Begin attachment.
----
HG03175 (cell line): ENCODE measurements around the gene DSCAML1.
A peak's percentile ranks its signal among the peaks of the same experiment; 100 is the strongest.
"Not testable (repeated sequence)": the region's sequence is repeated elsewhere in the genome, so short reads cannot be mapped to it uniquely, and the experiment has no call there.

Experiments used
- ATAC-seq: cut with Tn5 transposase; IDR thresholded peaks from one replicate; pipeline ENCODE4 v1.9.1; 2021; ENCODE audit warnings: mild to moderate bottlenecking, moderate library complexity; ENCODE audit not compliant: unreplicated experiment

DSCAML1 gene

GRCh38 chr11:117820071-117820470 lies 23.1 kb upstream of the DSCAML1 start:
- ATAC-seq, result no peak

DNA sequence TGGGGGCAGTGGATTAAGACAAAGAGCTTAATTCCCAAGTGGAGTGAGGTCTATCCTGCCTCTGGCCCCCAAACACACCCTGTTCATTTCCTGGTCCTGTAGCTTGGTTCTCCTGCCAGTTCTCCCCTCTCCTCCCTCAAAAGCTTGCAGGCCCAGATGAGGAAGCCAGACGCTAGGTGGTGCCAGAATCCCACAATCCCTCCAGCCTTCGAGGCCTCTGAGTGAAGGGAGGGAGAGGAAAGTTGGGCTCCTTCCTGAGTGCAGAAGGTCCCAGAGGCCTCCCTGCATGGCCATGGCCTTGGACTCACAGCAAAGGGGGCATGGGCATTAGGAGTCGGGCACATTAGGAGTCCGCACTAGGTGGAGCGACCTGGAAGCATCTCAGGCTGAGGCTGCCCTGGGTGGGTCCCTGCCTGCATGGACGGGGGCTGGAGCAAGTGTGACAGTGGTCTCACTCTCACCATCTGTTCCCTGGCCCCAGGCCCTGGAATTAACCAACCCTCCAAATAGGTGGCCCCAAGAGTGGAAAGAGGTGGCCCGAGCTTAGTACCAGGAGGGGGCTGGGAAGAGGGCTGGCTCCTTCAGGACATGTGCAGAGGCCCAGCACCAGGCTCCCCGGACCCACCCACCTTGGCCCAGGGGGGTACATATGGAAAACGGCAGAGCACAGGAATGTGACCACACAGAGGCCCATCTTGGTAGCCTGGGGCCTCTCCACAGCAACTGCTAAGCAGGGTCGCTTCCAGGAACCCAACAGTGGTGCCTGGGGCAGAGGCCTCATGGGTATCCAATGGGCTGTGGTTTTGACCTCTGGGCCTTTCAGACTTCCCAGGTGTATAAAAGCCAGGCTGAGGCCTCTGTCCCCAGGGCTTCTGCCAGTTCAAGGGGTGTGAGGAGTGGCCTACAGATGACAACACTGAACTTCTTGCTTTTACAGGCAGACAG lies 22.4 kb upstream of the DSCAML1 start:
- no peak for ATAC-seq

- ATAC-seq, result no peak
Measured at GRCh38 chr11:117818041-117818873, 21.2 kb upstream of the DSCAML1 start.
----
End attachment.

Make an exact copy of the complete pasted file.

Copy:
HG03175 (cell line): ENCODE measurements around the gene DSCAML1.
A peak's percentile ranks its signal among the peaks of the same experiment; 100 is the strongest.
"Not testable (repeated sequence)": the region's sequence is repeated elsewhere in the genome, so short reads cannot be mapped to it uniquely, and the experiment has no call there.

Experiments used
- ATAC-seq: cut with Tn5 transposase; IDR thresholded peaks from one replicate; pipeline ENCODE4 v1.9.1; 2021; ENCODE audit warnings: mild to moderate bottlenecking, moderate library complexity; ENCODE audit not compliant: unreplicated experiment

DSCAML1 gene

GRCh38 chr11:117820071-117820470 lies 23.1 kb upstream of the DSCAML1 start:
- ATAC-seq, result no peak

DNA sequence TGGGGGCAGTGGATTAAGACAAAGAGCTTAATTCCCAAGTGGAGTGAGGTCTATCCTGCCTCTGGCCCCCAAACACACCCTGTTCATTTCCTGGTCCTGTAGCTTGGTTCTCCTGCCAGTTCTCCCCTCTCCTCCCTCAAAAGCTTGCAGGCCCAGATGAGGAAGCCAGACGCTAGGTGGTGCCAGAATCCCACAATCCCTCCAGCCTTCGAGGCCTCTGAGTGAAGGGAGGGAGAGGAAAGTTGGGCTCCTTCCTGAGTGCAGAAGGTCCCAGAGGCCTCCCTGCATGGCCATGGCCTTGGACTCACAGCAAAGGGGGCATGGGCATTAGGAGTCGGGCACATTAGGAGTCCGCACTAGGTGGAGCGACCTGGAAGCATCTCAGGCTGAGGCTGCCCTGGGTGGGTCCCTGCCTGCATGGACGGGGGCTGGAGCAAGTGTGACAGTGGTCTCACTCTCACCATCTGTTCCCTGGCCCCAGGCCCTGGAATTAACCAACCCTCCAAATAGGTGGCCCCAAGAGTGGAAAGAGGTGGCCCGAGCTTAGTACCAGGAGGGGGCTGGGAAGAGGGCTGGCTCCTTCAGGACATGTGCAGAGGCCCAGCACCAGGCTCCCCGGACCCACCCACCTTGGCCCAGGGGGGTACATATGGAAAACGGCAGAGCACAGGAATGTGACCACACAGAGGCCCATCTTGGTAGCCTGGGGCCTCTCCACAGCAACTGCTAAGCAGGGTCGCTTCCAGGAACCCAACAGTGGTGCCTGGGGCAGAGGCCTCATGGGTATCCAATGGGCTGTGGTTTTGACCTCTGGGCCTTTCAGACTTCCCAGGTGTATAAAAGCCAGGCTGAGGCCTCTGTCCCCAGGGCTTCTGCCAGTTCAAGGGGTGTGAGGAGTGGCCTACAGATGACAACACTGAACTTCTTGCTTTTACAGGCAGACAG lies 22.4 kb upstream of the DSCAML1 start:
- no peak for ATAC-seq

- ATAC-seq, result no peak
Measured at GRCh38 chr11:117818041-117818873, 21.2 kb upstream of the DSCAML1 start.